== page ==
Wednesday, October 17, 2012

I Will Give You Back What You Lost



 JOEL 2:18-27

“These things happened to them as examples for us. T
hey were written down to warn us who live at the end of the age.”  
1 Corinthians 10:11 NLT

[STUDY NOTE: to understand our restoration through grace, or recreation, it pays to look at one of God's major themes, restoration, as described in the OT.]

What Happens When God's Children Actually Repent:

  • The Lord has pity on them
  • The Lord will jealously guard their honor
  • The Lord will satisfy their needs
  • The mockers will be silenced
  • The Lord will restore them
  • The Lord will give back what was lost
It is difficult to cooperate with our hearts and lives becoming recreated into the image of God, restored to creation's purposes, if we do not think they need a restoration. Many people who come to Christ after having been raised in the church, and many people who have satisfying and/or successful lives before turning to Christ, really don't expect conversion to change anything but the destination of their souls. How completely different this is from scripture-even the New Testament.
The same occurs when God's children corporately repent. We expect relief from oppression and our enemies. We expect God to cease those uncomfortable activities that called us to repentance. But, we don't expect God to really change us. We often do not want him to change our church culture or our manner of living in our social context. This to is in complete denial of the examples God provides in scripture.
We might ask:
  • How can we be restored if  nothing has been lost?

  • How can we have given back that which was not lost? 

The more productive question is can we truly have repented if we are asking those questions. If repenting is to turn away, or as we saw last week returning to God, how is it possible to expect that repentance will not alter us and our lives in very fundamental, visible, maybe even painful ways?

Jesus taught that it is costly to come follow him. First, the come assumed the leaving of a present life. Second, the following meant leaving behind some very fundamental things
  • Then Peter spoke up, “We have left everything to follow you!”“Truly I tell you,” Jesus replied, “no one who has left home or brothers or sisters or mother or father or children or fields for me and the gospel 30 will fail to receive a hundred times as much in this present age: homes, brothers, sisters, mothers, children and fields—along with persecutions—and in the age to come eternal life. Mark 10:28-30 NIV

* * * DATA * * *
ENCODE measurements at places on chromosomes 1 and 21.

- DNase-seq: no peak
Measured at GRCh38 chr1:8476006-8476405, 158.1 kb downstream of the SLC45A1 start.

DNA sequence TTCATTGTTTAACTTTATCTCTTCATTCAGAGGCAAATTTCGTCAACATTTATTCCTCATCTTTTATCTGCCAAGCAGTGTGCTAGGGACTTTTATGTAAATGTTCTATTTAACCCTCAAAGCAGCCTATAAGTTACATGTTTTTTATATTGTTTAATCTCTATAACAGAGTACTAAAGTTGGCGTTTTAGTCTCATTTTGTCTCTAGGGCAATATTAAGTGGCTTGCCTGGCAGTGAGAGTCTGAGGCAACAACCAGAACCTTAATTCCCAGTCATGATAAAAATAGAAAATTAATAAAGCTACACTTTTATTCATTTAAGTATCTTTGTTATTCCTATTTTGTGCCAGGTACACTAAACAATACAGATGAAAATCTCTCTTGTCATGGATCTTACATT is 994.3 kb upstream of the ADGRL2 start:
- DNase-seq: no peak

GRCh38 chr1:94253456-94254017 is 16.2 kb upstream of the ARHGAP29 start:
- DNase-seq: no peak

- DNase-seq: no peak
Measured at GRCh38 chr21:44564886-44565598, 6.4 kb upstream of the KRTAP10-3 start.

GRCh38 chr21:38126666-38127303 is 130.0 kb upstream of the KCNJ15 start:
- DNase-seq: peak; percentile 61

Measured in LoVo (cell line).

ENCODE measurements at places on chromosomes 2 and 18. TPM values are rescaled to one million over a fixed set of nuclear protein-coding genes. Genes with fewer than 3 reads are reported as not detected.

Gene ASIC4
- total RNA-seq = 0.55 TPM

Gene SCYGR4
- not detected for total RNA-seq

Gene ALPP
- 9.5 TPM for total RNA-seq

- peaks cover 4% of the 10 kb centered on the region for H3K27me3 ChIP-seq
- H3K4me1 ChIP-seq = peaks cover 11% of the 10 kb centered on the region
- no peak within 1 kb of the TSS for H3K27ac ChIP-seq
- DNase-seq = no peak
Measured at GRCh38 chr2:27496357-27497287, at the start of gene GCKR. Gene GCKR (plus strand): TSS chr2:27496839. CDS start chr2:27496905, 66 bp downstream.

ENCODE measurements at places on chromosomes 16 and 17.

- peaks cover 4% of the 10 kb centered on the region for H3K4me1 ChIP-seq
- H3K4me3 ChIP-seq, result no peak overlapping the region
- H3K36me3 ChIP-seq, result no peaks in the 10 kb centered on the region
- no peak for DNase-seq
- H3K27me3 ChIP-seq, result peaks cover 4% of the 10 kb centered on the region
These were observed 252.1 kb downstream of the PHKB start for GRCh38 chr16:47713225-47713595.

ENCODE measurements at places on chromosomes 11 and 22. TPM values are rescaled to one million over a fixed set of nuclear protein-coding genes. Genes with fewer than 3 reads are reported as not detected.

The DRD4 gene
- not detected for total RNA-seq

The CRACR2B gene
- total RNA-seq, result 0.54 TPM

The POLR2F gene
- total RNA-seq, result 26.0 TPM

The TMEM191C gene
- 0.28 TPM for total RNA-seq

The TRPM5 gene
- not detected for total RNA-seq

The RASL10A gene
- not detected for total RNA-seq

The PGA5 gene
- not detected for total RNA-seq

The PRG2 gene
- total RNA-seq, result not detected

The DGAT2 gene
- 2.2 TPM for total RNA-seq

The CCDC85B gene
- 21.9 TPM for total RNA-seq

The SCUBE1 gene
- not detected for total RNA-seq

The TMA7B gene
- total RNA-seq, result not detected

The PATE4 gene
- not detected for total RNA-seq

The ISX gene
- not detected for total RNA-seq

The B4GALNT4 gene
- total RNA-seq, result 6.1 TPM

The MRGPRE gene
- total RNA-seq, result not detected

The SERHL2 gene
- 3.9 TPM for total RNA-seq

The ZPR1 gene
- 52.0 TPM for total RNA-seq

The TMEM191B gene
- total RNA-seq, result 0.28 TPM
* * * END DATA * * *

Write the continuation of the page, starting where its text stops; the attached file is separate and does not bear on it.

Third, he made it clear that along the benefits of repentance comes trouble. These same factors are still apart of times of repentance after our initial turning to Christ - whether the current repentance is an individual or corporate act.
Nonetheless scripture illustrates boldly what God does when his children stand up under trouble and/or turn to him in repentance. Take for example Job:
  • After Job had prayed for his friends, the Lord restored his fortunes and gave him twice as much as he had before.  All his brothers and sisters and everyone who had known him before came and ate with him in his house. They comforted and consoled him over all the trouble the Lord had brought on him, and each one gave him a piece of silver and a gold ring. 
  • The Lord blessed the latter part of Job’s life more than the former part. He had fourteen thousand sheep, six thousand camels, a thousand yoke of oxen and a thousand donkeys. And he also had seven sons and three daughters. The first daughter he named Jemimah, the second Keziah and the third Keren-Happuch. Nowhere in all the land were there found women as beautiful as Job’s daughters, and their father granted them an inheritance along with their brothers. Job 42:10-15
Pretty neat! Though Hebrews 11:32-39 reminds us that not all faithful people received such generous reimbursement for their loss while they were alive.
However, even those examples do not nullify God's promise:

I Will Give You Back What You Lost.


1.  How can we be restored if  nothing has been lost?

2.  How can we have given back that which was not lost?

3.  Is it possible repentance will not alter us and our lives in very fundamental, visible ways?


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